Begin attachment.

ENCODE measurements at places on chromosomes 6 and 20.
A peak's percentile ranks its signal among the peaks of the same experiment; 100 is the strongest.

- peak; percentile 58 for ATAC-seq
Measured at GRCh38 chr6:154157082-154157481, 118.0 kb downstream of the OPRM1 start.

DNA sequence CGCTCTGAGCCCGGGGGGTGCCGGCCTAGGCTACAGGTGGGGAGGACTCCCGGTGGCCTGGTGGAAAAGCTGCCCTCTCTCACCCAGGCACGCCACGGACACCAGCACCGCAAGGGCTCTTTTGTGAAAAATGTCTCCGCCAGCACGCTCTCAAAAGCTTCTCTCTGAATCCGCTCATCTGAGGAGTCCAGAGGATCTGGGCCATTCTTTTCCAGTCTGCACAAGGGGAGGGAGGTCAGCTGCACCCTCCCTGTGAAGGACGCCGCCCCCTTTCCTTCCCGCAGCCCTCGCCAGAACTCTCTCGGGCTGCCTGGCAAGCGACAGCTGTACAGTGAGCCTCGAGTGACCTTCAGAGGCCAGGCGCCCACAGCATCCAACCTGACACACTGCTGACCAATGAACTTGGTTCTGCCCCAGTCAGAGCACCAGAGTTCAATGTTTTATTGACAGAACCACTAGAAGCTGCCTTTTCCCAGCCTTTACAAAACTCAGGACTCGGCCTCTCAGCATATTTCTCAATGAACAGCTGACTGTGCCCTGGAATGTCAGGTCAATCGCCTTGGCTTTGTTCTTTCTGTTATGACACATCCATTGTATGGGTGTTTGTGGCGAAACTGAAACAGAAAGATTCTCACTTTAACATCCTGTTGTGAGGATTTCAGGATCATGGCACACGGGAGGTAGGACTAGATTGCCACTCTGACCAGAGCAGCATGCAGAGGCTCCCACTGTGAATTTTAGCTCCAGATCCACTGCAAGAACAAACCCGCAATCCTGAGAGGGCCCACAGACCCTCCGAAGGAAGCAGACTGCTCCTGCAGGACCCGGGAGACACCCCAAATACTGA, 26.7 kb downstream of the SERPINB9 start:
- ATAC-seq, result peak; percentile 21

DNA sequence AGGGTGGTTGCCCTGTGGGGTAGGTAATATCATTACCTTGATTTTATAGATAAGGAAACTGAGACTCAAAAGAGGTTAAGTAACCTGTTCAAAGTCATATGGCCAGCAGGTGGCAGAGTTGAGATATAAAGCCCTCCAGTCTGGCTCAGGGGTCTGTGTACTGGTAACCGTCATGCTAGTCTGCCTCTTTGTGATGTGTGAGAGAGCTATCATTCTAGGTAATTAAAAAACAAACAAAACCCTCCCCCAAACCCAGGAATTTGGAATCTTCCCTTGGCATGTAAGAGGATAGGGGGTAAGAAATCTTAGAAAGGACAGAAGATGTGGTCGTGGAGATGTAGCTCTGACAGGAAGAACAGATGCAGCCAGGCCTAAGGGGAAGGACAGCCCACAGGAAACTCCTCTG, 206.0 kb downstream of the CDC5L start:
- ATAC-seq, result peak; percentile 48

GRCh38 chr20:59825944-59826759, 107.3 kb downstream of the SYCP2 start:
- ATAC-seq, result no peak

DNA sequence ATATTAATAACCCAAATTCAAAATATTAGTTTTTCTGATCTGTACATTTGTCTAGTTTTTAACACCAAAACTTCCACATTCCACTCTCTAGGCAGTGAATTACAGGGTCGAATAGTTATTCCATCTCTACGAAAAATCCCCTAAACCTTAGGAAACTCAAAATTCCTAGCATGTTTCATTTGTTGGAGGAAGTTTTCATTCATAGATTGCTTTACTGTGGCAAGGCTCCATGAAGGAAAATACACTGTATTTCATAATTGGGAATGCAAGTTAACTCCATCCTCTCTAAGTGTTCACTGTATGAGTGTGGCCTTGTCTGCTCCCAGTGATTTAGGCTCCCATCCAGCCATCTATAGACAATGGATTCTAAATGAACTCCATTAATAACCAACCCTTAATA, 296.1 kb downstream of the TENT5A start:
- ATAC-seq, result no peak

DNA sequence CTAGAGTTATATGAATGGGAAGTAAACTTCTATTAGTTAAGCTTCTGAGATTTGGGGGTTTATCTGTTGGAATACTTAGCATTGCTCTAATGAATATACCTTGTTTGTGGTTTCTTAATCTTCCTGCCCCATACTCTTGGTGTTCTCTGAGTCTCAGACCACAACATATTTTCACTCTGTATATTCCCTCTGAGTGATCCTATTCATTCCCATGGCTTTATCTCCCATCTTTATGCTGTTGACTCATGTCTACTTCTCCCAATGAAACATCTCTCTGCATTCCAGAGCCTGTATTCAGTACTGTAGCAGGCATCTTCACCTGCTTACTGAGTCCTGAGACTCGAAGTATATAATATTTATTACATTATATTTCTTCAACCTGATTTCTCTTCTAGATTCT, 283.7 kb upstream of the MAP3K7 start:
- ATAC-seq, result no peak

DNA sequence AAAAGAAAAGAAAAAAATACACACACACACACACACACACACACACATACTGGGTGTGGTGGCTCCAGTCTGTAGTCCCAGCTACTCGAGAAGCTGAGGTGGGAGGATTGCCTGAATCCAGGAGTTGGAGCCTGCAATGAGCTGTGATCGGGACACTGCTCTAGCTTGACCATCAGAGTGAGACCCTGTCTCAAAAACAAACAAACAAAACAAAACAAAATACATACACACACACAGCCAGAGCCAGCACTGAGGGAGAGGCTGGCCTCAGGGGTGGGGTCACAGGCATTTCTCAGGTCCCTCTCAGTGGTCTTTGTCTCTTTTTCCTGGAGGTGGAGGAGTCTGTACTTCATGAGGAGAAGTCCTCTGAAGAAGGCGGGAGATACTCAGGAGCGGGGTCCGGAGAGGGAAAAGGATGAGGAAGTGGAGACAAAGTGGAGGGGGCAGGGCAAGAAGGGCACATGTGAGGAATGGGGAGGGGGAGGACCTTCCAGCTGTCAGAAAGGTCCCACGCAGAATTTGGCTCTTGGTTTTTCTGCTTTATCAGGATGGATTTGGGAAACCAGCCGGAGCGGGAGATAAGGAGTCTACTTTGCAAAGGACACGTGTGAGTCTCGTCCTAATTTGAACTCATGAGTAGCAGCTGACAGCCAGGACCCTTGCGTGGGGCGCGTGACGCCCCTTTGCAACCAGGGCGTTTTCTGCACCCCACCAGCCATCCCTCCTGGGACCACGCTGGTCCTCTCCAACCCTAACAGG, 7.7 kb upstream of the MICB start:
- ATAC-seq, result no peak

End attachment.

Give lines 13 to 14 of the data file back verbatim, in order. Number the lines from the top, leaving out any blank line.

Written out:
DNA sequence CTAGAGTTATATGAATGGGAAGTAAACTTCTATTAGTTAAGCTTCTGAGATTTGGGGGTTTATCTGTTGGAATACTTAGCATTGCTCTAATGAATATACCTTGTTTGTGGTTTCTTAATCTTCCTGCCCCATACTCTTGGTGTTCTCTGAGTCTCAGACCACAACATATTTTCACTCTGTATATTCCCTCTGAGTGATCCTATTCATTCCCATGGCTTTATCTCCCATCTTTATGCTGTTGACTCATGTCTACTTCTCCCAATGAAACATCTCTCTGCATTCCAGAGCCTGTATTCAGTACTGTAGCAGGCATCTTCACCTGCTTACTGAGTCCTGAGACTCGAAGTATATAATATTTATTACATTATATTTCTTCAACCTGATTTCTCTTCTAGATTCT, 283.7 kb upstream of the MAP3K7 start:
- ATAC-seq, result no peak